RISE AGAIN BAHAMAS


DONATE to RELIEF & REBUILDING EFFORTS

(Kindly donate Contributions via Web links below)

BAHAMIAN  GOVERNMENT  

*  CARIBBEAN TOURISM ORGANIZATION  

CARIBBEAN/CDEMA  

--------------------------------

MESSAGES 

  * Sept 11 - The Most Hon Dr Hubert Minnis addressing the Nation 

 * Sept 13  Hon Mr Lawrence 'Larry' Cartwright - Bahamian Consul General, New York 

------------------------------------------------------

USA CONSULATES

(Call for all other details - Many thanks)

* New York City - (212) 421-6420 * Washington DC - (202) 734- 6578 

 * Miami - (305) 373- 6295 * Atlanta - (404) 214 -0492


UPDATES


October 15, 2019


Little Miracles, Huge Problems: The Bahamas A Month After Doria


Just over a month after Hurricane Dorian slammed into the northern Bahamas, parts of the island nation are still in ruins, thousands of people remain displaced and rebuilding has only just begun.

"We are moving as quickly as we can to get up and running," says Michael Jones. "But when that will be is anyone's guess."

Jones is standing in front of the business he's run in Marsh Harbour for the last eight years. It's the largest town on Great Abaco Island and before the storm was the commercial hub — the only place with grocery stores, building supply stores, pharmacies and banks.

Before Dorian struck, Jones operated a combination laundromat, tire repair shop, gas station and convenience store. Five weeks after the storm, there's still no roof on the simple, single-story convenience store. The storm surge flooded his shop. He's still cleaning out the debris and rotted drywall. The cold drink coolers have been wiped down but sit empty. The washers and dryers are drying in the sun. Plywood covers most of the windows of his store.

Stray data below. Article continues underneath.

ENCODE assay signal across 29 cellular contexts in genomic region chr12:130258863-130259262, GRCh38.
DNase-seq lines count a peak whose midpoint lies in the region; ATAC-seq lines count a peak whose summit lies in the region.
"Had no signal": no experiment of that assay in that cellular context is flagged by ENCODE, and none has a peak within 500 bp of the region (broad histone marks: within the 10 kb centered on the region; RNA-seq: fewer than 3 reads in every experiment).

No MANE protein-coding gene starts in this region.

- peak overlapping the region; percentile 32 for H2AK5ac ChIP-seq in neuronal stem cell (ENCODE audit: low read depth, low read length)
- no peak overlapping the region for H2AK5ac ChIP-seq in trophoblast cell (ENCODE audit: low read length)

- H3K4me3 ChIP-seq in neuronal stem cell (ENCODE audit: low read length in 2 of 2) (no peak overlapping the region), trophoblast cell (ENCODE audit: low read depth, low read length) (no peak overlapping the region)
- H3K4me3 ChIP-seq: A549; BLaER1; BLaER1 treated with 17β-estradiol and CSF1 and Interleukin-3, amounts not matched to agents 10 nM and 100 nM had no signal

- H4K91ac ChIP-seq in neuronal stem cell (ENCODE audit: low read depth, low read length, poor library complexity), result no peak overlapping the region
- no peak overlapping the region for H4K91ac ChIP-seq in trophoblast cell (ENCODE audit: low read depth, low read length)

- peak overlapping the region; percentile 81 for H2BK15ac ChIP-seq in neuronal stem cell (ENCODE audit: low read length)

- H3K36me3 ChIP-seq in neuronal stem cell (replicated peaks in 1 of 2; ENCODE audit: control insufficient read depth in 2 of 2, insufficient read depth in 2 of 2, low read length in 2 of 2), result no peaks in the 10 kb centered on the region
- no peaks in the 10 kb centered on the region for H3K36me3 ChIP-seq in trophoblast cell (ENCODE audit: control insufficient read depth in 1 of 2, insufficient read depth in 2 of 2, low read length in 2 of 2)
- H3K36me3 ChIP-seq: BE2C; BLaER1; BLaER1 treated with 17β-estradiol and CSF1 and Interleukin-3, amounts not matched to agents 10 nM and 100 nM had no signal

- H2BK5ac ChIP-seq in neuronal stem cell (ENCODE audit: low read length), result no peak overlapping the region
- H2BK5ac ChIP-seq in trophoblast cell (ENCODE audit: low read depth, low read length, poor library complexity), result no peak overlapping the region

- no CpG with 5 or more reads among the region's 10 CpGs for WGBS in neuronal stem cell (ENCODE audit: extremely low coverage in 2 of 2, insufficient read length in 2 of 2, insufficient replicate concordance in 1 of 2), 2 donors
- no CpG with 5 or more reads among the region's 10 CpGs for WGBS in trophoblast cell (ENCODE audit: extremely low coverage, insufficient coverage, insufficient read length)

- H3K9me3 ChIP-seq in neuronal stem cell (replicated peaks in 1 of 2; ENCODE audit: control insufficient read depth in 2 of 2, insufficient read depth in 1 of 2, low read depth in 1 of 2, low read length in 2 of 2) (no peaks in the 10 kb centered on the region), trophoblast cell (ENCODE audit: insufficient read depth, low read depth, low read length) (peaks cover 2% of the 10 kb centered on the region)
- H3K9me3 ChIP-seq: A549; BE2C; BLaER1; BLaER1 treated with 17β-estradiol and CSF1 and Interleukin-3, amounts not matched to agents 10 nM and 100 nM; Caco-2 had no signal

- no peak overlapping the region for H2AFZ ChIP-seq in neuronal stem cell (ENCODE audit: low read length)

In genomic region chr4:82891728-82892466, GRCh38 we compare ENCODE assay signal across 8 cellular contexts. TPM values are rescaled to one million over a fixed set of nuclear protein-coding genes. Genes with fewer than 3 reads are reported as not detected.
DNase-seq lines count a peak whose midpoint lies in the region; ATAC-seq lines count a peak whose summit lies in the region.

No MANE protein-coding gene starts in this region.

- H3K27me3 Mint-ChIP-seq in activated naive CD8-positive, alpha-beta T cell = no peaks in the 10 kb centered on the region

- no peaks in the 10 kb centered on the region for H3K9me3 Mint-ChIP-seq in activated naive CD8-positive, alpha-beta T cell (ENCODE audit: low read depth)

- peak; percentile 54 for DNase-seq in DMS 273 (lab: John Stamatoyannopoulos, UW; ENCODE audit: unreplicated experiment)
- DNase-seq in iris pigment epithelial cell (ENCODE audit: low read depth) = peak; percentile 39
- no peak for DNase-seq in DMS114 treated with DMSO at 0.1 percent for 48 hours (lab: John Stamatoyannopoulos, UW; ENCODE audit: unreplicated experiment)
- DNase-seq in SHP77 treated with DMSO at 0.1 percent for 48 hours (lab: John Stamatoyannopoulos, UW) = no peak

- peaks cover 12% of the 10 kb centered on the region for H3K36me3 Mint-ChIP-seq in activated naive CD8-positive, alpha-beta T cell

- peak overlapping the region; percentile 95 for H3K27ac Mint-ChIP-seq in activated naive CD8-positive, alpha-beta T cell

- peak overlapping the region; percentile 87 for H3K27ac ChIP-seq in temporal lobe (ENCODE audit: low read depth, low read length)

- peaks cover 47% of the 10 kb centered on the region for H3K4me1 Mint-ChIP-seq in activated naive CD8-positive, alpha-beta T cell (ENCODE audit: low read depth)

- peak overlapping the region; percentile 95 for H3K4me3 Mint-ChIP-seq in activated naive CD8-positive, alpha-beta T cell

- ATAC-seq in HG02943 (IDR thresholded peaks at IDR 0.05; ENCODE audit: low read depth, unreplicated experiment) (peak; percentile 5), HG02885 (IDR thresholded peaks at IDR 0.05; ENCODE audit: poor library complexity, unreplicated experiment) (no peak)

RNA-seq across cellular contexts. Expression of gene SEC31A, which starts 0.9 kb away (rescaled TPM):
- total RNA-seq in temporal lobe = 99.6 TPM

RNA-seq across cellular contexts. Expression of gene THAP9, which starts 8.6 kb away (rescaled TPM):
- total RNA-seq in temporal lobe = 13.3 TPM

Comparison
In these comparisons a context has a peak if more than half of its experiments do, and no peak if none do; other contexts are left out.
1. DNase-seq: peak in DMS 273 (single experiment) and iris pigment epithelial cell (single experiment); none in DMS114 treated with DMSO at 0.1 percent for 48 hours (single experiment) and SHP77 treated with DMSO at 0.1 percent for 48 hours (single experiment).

But he's open for business again.

Using a generator, Jones is doing a brisk business fixing flat tires. He also had a fuel tank on wheels shipped in on a boat so he can sell gasoline. "Those pumps are destroyed," he says pointing to the battered gas pumps that sit under the tattered remnants of an awning in front of his store. "They'll have to be replaced. I'm looking at bringing in new equipment. But I know that a lot of the shipping companies are really backed up with a lot of freight right now."

Fuel is pumped from a mobile gas tank set up at Abaco Battery and Tyre in Marsh Harbour, owned by Michael Jones. All the gas stations in Marsh Harbour were destroyed in the storm.

Russell Lewis/NPR

Jones has a great deal of work to do to clean out his store, patch the roof and get his business functioning again. But so many people have left Great Abaco Island that he's having trouble finding workers.

"Labor is beginning to be very expensive," he says. "It's difficult trying to find persons to work right now. That's a frustrating part of this for me. My brother- in-law from Nassau came just to help me put the roof over the washhouse."

The Wrath Of Dorian

Hurricane Dorian first made landfall on Abaco on September 1 as the most powerful hurricane ever recorded to hit the Bahamas. It hit Marsh Harbour as a Category 5 hurricane with wind gusts of up to 220 miles per hour. It then slowly moved west, shoving a 20-foot wall of water into Freeport on neighboring Grand Bahama.

The massive storm system stalled, buffeting Grand Bahama for more than a day. Much of that island's east side ended up underwater. Several large industrial oil storage tanks were damaged, spilling 5 million gallons of fuel.

Exactly a month after the storm, Frankie Campbell, the national minister of Social Services and Urban Development, says things have stabilized on Abaco.


Learn More